Maybe what we need to do is pressure the journalism side of things. Start classifying loot box gambling games as their own genre, regardless of what they claim to be. If we can get a sort of scarlet G attached to the titles they won't go away... but they will be reduced and maybe we can halt the creep into AAA titles.

    AridholXaquin
  • milskimilski Their Will comes, at last, to Earth, to the Neath, as a storm crosses the sea. Registered User regular
    edited November 2017
    spool32 wrote: »
    Polaritie wrote: »
    spool32 wrote: »
    HamHamJ wrote: »
    spool32 wrote: »
    This really is a situation where we can effect change by just not buying this stuff anymore. We'll lose some games but simply avoiding the casino, as a community, will work.

    That probably won't work. Flare ups like Battlefront will be forgotten soon enough. The only real answer is regulation.

    We got here by buying the stuff. It's like this because we made it like this.


    Make it not like this.

    No, we aren't buying the stuff. The majority of the money is spent by a minority of the players. As long as there are whales in the sea... and of course the whales are generally the ones vulnerable to the psychological problems the systems exploit (which is how they become whales, or broke).

    Battlefront 2 can't survive on whales alone!

    Maybe what we need to do is pressure the journalism side of things. Start classifying loot box gambling games as their own genre, regardless of what they claim to be. If we can get a sort of scarlet G attached to the titles they won't go away... but they will be reduced and maybe we can halt the creep into AAA titles.

    Battlefront 2 is a very specific example with a huge host of factors that made it into a tipping point, and I don't think that it is a generalizable example of how boycotts can work. Its a nakedly greedy, pay-for-power system by a much hated publisher on a much loved IP with huge, AAA development costs and a $60 initial pricetag. Boycotting Battlefront 2 doesn't mean the same sort of predatory systems will fall out of favor in freemium games, or in DotA, or regress to just selling lootbox skins like Overwatch. And yes, whales alone don't drive an ecosystem, but outside of AAA games they're practically the only target of these systems and the rest of the game is designed around not offending non-whales so much they leave before they can be converted/can win a multiplayer match against somebody who can be converted.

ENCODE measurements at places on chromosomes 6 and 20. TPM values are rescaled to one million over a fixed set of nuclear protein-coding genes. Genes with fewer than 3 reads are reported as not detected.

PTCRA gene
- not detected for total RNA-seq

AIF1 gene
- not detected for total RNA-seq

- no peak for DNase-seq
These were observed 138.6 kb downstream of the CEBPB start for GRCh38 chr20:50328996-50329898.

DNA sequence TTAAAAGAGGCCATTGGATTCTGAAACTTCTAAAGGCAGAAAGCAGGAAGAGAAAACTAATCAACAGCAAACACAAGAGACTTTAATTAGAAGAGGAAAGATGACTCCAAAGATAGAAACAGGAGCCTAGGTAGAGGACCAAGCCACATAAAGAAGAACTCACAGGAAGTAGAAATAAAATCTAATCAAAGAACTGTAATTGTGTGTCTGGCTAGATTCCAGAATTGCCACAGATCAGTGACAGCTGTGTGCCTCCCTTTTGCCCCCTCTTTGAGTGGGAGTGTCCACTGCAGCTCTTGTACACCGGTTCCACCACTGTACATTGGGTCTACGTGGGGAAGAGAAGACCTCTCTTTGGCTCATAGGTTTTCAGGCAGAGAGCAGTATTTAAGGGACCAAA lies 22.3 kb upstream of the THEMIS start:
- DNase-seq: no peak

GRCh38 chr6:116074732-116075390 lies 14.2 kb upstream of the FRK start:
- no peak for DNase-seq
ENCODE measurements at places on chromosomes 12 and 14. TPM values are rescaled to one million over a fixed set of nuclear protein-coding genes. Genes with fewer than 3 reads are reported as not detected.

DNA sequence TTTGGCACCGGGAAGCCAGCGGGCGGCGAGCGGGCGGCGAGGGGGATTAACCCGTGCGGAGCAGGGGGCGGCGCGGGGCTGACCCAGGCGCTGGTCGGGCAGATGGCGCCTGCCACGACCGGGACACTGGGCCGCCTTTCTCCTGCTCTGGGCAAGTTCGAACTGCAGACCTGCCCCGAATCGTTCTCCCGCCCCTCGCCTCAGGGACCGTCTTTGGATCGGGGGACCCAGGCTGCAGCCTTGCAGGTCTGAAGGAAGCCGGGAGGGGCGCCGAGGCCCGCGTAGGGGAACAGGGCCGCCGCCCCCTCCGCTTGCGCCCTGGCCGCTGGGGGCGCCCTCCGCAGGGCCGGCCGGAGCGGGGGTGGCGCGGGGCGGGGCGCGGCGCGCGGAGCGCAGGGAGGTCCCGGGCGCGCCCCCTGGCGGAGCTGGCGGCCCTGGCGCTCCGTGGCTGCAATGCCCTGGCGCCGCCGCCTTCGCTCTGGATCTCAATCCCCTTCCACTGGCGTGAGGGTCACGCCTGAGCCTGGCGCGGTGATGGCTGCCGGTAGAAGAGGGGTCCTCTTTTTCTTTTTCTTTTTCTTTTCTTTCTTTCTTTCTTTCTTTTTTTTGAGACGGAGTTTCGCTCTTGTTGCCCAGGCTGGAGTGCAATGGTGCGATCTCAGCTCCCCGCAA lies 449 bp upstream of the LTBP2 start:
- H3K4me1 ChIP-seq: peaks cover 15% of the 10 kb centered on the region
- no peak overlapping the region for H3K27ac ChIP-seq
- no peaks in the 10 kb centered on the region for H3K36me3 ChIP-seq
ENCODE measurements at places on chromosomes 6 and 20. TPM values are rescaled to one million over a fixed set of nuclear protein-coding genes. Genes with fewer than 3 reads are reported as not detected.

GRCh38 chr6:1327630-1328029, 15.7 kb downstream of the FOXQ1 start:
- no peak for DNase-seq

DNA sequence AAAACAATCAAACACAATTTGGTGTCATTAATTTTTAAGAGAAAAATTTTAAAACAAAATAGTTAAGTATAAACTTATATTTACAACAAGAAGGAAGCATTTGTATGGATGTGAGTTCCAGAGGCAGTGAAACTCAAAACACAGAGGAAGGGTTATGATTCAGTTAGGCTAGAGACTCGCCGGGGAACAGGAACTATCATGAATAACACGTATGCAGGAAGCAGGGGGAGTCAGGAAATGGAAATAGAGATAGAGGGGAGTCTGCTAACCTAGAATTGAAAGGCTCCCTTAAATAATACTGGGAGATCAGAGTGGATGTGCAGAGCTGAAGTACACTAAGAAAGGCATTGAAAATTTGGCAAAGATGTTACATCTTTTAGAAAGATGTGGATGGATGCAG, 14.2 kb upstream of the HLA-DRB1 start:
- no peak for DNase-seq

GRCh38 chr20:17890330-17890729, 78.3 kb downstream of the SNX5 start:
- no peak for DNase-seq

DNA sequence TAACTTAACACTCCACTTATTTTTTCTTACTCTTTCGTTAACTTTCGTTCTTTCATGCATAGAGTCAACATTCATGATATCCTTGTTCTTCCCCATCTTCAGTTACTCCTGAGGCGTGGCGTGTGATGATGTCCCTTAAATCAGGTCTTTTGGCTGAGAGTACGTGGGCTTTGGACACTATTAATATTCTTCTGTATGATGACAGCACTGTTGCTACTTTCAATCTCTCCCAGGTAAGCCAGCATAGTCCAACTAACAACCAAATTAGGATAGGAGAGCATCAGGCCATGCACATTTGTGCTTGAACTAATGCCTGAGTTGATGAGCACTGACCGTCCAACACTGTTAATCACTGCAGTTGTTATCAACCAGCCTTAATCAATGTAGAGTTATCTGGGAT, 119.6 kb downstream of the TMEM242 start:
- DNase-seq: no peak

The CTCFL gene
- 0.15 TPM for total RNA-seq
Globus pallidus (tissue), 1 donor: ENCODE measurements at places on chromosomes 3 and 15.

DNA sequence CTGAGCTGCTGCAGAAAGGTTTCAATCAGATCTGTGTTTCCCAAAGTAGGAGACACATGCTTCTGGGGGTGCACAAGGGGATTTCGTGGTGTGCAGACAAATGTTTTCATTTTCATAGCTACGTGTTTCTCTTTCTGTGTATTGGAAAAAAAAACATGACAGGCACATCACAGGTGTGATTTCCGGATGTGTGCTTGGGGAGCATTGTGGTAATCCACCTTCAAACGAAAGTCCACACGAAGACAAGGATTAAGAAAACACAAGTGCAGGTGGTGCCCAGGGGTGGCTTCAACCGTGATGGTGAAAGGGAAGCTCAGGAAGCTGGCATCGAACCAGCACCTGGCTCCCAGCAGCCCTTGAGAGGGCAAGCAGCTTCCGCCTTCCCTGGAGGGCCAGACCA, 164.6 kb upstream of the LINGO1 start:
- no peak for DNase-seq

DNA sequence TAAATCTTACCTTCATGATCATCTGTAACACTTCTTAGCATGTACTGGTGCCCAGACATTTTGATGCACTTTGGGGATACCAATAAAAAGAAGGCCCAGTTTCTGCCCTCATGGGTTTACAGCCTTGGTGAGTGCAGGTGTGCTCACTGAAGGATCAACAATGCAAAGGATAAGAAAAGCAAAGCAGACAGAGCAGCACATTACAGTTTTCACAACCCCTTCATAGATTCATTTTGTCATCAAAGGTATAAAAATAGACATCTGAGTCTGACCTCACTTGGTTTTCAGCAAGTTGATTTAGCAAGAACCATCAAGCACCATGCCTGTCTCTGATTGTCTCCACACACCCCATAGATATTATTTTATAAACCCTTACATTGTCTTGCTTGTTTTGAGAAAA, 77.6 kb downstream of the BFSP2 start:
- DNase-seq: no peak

E: Also, dumb analogy, but Battlefront 2 and other games can't survive on whales alone the same way the alcohol industry can't survive on alcoholics alone. It doesn't mean it isn't predatory or dependent on them for a vast majority of revenue.

    milski on
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  • DrascinDrascin Registered User regular
    milski wrote: »
    spool32 wrote: »
    Polaritie wrote: »
    spool32 wrote: »
    HamHamJ wrote: »
    spool32 wrote: »
    This really is a situation where we can effect change by just not buying this stuff anymore. We'll lose some games but simply avoiding the casino, as a community, will work.

    That probably won't work. Flare ups like Battlefront will be forgotten soon enough. The only real answer is regulation.

    We got here by buying the stuff. It's like this because we made it like this.


    Make it not like this.

    No, we aren't buying the stuff. The majority of the money is spent by a minority of the players. As long as there are whales in the sea... and of course the whales are generally the ones vulnerable to the psychological problems the systems exploit (which is how they become whales, or broke).

    Battlefront 2 can't survive on whales alone!

    Maybe what we need to do is pressure the journalism side of things. Start classifying loot box gambling games as their own genre, regardless of what they claim to be. If we can get a sort of scarlet G attached to the titles they won't go away... but they will be reduced and maybe we can halt the creep into AAA titles.

    Battlefront 2 is a very specific example with a huge host of factors that made it into a tipping point, and I don't think that it is a generalizable example of how boycotts can work. Its a nakedly greedy, pay-for-power system by a much hated publisher on a much loved IP with huge, AAA development costs and a $60 initial pricetag. Boycotting Battlefront 2 doesn't mean the same sort of predatory systems will fall out of favor in freemium games, or in DotA, or regress to just selling lootbox skins like Overwatch. And yes, whales alone don't drive an ecosystem, but outside of AAA games they're practically the only target of these systems and the rest of the game is designed around not offending non-whales so much they leave before they can be converted/can win a multiplayer match against somebody who can be converted.

    E: Also, dumb analogy, but Battlefront 2 and other games can't survive on whales alone the same way the alcohol industry can't survive on alcoholics alone. It doesn't mean it isn't predatory or dependent on them for a vast majority of revenue.

    A way to look at it that a developer told me is this: